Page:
After missing most of his freshman season due to a broken foot at Rancho Cucamonga High, Bradley transferred to San Bernardino High before his sophomore year and played two seasons there. He set a school record in 2017 by scoring 72 points in one game and was named the CIF Division IV Player of the Year in his junior year, averaging 31 points, 11 rebounds, five assists, and four steals per game.
He transferred to Wasatch Academy in Mount Pleasant, UT for his senior season, the same school that recent San Diego State Class of 2022 commit Koren Johnson currently attends.
While the Aztecs heavily recruited Bradley out of high school, the 4-star and 53rd player in the Class of 2018 per Rivals.com, ultimately chose to play at a Power 5 school.
During his recruitment, Eric Bossi, the National Basketball Director for 247Sports, called Bradley “Ronnie Lott in high tops,” alluding to the fact that he could easily be mistaken for a football player given his physique and build.
Bradley set Cal’s freshman record by shooting 47.2% from 3-point range before elevating his role and the overall game starting in his sophomore season. He is only one of 12 players in the country to score at least 1,290 points in the last three seasons.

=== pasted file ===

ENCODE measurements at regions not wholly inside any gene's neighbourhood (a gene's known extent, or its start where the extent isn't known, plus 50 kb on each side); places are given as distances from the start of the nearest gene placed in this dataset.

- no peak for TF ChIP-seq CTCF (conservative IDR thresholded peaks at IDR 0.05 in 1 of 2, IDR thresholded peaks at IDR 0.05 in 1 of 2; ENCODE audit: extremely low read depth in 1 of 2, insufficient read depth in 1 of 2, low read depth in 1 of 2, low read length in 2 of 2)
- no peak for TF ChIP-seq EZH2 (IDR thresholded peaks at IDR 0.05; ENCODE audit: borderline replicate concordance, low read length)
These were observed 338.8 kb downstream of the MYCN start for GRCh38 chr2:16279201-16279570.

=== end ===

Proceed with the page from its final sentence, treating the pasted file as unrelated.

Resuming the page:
The college basketball media expects big things from Bradley this season. He was named on the initial watch list for the Jerry West Shooting Guard of the Year Award and selected as the Mountain West’s Newcomer of the Year in the preseason media poll.
His Aztec coaches and teammates expect even more. While noting that Bradley’s track record at the Pac-12 level is impressive, coach Acker stated that he now has to figure out “how to duplicate that in a winning environment and a culture that is going to demand more of him on a day-to-day basis.”
Assistant coach Dave Velasquez recently told XTRA 1360 in a radio interview that Bradley will make a significant impact on the program on both sides of the ball. “We want to make him a little more efficient and teach him more about spacing but are not trying to change his game offensively,” said Velasquez.
There is no doubt in anyone’s mind that Bradley can score. Fellow teammate Lamont Butler called him “a bonafide bucket” and that Bradley “is getting more comfortable with us in our offense every day in practice.” Adam Seiko, arguably the Aztecs’ best perimeter defender, mentioned that he guards Bradley every day in practice, and “he gives me fits sometimes.”
“He definitely has the ability to be one of the best scorers in the conference,” Trey Pulliam said while noting that Bradley’s scoring will be needed after the departures of Jordan Schakel, Matt Mitchell, and Terrel Gomez.